The government said that borrowing on credit cards, auto loans and other forms of consumer debt rose by 3 percent in 2005, down from rates above 4 percent in the previous three years and a 7.7 percent surge in 2001. It was the smallest increase since a 1 percent rise in 1992.
Consumer borrowing ended the year on an up note, rising at an annual rate of 1.9 percent in December following a weak 0.3 percent rate of increase in November and a plunge of 4 percent in October, a decline that reflected a big drop in auto sales.
Some analysts attributed the slowdown to the fact that consumers are beginning to feel a bit pinched with consumer debt at record levels and interest rates rising because of a campaign by the Federal Reserve to slow borrowing to cool the economy and keeping inflation under control.
The government reported last week that consumers last year spent all they earned and then some, pushing the personal savings rate into negative territory at minus 0.5 percent.
The savings rate has only been negative for a full year twice before, in 1932 and 1933, when Americans were struggling with huge job layoffs during the Great Depression.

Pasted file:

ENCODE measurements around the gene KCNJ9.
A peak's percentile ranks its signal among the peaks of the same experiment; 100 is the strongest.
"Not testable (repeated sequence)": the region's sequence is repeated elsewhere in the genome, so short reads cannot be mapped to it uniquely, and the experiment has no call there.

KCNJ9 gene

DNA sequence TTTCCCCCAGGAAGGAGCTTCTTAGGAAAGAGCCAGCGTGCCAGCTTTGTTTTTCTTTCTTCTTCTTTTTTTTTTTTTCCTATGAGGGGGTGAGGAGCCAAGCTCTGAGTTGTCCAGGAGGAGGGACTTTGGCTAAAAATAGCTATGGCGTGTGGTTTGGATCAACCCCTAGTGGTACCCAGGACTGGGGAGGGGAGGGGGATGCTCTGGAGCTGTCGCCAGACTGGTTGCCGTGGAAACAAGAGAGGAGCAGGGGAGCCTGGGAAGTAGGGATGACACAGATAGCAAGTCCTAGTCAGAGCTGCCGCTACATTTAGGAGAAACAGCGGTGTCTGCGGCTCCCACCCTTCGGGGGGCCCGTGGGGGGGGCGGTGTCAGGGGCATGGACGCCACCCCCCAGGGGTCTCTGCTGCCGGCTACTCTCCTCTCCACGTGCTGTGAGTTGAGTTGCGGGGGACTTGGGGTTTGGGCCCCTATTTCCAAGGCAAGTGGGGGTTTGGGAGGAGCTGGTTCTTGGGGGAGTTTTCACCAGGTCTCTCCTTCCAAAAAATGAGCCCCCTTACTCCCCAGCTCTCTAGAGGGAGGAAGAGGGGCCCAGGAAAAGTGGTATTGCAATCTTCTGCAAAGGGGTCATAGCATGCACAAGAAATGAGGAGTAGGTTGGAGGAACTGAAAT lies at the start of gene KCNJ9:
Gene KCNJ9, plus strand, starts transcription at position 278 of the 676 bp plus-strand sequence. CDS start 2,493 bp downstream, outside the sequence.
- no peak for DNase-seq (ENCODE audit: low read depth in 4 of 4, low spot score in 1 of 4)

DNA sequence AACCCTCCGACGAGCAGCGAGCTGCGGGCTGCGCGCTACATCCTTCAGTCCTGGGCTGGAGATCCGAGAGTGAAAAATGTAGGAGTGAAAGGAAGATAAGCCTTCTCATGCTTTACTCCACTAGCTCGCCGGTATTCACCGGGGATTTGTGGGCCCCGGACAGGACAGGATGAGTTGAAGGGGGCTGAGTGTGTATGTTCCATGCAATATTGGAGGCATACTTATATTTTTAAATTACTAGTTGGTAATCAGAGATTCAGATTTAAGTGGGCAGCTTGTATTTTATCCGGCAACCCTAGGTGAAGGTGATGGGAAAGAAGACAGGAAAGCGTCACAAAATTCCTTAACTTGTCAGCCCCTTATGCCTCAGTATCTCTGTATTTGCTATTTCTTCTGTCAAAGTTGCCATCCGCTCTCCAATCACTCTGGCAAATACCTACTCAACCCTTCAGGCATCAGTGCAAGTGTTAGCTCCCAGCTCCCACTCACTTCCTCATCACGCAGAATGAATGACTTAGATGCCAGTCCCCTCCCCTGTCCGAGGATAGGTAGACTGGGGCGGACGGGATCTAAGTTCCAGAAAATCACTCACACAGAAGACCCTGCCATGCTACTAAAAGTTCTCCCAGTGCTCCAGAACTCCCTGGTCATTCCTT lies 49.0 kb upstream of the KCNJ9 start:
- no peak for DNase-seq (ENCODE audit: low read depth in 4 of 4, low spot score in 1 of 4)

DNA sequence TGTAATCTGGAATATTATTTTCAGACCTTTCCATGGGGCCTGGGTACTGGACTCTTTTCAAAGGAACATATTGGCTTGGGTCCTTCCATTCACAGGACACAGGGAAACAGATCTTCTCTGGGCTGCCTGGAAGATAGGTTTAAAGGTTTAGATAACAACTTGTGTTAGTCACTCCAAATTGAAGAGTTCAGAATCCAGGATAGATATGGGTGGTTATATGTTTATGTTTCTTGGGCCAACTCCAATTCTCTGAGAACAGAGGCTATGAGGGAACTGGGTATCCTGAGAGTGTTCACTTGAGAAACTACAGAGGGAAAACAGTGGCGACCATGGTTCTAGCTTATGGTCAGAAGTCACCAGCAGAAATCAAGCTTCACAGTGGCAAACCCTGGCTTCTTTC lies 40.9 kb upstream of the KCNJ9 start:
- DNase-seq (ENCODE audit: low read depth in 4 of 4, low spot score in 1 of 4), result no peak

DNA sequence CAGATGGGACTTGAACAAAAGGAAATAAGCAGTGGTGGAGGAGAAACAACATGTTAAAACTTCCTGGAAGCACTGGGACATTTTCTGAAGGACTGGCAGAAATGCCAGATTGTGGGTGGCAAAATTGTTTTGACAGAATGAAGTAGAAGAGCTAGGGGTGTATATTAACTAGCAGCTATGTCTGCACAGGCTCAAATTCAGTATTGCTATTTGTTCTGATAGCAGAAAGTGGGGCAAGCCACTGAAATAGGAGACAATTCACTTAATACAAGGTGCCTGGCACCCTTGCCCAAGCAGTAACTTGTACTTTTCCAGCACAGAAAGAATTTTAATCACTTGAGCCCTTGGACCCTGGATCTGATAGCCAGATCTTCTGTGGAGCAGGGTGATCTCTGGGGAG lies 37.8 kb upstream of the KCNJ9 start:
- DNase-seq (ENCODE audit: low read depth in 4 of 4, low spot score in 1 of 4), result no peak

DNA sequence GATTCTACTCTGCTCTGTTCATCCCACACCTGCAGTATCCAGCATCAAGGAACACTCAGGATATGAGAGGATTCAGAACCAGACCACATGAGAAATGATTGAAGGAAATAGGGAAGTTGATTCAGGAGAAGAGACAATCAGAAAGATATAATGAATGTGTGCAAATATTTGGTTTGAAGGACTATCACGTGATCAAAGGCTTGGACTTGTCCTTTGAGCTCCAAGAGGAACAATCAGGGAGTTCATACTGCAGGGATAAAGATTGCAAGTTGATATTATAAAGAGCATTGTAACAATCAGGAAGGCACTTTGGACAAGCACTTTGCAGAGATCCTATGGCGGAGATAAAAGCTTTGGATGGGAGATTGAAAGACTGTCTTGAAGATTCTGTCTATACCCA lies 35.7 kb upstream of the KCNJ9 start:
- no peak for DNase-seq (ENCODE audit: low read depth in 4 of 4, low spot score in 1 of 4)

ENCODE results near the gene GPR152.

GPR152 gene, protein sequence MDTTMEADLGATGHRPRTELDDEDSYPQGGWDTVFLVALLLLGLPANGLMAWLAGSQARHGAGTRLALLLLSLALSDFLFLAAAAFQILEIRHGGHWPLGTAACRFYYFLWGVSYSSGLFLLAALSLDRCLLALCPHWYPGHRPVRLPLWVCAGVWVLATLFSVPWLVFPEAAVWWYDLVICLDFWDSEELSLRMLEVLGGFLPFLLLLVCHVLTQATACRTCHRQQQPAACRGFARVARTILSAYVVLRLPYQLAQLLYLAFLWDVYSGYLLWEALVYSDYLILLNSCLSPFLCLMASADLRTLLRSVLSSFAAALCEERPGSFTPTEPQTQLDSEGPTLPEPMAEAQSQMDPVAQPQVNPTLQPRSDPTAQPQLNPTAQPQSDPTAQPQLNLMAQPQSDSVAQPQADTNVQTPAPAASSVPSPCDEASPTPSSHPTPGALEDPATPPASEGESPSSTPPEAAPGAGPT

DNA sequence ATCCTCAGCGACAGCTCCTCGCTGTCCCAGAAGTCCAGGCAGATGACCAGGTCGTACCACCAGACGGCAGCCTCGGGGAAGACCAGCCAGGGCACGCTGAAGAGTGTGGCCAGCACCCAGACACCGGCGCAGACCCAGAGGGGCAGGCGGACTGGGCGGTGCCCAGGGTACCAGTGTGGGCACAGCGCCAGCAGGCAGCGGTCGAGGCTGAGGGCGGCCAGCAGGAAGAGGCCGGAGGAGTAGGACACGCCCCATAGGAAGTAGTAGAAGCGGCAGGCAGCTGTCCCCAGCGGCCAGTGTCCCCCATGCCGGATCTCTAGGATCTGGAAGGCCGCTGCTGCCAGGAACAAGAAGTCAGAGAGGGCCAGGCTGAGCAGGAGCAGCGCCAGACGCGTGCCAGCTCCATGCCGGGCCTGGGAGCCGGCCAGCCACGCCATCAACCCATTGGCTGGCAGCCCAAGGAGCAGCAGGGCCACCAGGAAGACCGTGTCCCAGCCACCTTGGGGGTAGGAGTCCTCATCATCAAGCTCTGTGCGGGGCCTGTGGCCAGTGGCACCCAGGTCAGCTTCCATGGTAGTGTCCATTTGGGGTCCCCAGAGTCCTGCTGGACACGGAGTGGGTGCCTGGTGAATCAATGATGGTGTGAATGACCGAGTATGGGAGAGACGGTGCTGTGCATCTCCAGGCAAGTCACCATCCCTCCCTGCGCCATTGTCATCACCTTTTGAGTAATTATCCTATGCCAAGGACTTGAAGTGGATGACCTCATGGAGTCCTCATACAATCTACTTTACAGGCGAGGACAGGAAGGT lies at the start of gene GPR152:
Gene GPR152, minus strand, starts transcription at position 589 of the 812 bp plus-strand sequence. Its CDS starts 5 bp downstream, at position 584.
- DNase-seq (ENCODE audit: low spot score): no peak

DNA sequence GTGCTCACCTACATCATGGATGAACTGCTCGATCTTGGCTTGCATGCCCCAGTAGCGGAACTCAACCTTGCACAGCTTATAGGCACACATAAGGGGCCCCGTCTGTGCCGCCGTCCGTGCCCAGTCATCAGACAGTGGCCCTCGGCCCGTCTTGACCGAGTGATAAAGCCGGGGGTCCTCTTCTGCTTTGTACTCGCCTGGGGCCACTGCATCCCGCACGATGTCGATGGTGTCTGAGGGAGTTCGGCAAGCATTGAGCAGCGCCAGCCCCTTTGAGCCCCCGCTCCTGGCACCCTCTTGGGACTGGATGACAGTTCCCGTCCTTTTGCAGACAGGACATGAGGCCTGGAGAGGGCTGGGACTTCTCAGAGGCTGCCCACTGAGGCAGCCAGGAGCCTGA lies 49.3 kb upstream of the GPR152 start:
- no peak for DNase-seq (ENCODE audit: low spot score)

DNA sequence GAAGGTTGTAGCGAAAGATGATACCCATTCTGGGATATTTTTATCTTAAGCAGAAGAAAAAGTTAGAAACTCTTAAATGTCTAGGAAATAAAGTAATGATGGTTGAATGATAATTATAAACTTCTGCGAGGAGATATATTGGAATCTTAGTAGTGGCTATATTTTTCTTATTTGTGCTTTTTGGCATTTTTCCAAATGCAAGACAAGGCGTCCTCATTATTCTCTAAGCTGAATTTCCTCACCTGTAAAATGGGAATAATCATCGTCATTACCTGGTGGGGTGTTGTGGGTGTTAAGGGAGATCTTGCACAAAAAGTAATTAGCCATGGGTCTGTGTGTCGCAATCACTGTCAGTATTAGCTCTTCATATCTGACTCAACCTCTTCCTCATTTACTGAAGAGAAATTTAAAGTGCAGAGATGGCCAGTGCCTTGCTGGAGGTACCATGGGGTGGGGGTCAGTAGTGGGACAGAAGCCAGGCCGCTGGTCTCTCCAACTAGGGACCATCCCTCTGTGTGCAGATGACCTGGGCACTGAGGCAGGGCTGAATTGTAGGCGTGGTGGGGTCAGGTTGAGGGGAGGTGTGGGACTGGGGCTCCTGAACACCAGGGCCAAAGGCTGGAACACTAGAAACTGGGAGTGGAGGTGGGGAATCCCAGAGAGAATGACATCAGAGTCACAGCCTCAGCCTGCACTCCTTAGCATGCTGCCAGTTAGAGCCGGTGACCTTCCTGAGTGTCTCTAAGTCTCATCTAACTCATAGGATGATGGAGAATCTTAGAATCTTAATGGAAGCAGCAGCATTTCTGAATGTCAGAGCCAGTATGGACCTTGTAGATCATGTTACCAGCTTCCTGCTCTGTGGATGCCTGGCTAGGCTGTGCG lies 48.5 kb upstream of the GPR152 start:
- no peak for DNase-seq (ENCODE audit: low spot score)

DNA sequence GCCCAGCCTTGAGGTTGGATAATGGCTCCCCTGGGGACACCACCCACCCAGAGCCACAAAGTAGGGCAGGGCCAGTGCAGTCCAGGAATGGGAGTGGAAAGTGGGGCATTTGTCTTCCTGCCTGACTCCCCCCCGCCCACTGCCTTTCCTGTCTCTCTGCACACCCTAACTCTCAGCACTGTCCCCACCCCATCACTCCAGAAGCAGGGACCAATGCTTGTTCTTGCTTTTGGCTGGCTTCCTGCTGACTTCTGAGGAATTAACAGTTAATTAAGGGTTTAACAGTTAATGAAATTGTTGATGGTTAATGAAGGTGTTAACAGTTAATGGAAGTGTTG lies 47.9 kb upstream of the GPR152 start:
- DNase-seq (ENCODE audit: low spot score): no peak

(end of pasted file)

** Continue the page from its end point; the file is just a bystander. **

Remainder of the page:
The Fed report showed that the increase last year in credit card debt and other types of revolving credit was just 2.6 percent, the smallest in 23 years.
Analysts said some of that slowdown reflected that fact that Americans have stepped up borrowing through home equity loans rather than increasing credit card debt.
The increase in auto loans and other types of nonrevolving debt was 3.2 percent last year, the smallest rise since a decline of 1.24 percent in 1992.
For December, credit card debt and other revolving debt fell by 1.4 percent at an annual rate while auto loans and other types of nonrevolving debt rose at a rate of 3.8 percent, reflecting a rebound in auto sales during the month.
The 1.9 percent rate of growth in consumer credit for December translated into an annual increase of $3.35 billion, pushing total consumer debt to an annual level of $2.161 trillion.
That was slightly below the all-time high of $2.164 trillion set in September, a level that reflected large car sales during the summer months as automakers offered attractive sales incentives.
By Martin Crutsinger